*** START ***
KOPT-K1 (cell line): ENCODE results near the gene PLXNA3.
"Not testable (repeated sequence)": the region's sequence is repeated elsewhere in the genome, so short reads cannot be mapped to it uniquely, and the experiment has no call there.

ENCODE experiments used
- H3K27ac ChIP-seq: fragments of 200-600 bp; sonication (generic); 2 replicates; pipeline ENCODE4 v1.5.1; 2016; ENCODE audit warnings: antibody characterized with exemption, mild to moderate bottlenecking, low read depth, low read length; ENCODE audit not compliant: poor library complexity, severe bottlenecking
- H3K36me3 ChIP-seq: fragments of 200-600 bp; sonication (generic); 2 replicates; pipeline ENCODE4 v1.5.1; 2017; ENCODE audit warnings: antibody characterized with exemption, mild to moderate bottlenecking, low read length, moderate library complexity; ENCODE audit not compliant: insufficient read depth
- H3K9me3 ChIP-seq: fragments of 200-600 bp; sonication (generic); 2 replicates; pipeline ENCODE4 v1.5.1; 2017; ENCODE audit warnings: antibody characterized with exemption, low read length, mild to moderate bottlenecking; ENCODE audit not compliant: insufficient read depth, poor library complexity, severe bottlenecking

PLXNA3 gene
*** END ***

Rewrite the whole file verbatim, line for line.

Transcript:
KOPT-K1 (cell line): ENCODE results near the gene PLXNA3.
"Not testable (repeated sequence)": the region's sequence is repeated elsewhere in the genome, so short reads cannot be mapped to it uniquely, and the experiment has no call there.

ENCODE experiments used
- H3K27ac ChIP-seq: fragments of 200-600 bp; sonication (generic); 2 replicates; pipeline ENCODE4 v1.5.1; 2016; ENCODE audit warnings: antibody characterized with exemption, mild to moderate bottlenecking, low read depth, low read length; ENCODE audit not compliant: poor library complexity, severe bottlenecking
- H3K36me3 ChIP-seq: fragments of 200-600 bp; sonication (generic); 2 replicates; pipeline ENCODE4 v1.5.1; 2017; ENCODE audit warnings: antibody characterized with exemption, mild to moderate bottlenecking, low read length, moderate library complexity; ENCODE audit not compliant: insufficient read depth
- H3K9me3 ChIP-seq: fragments of 200-600 bp; sonication (generic); 2 replicates; pipeline ENCODE4 v1.5.1; 2017; ENCODE audit warnings: antibody characterized with exemption, low read length, mild to moderate bottlenecking; ENCODE audit not compliant: insufficient read depth, poor library complexity, severe bottlenecking

PLXNA3 gene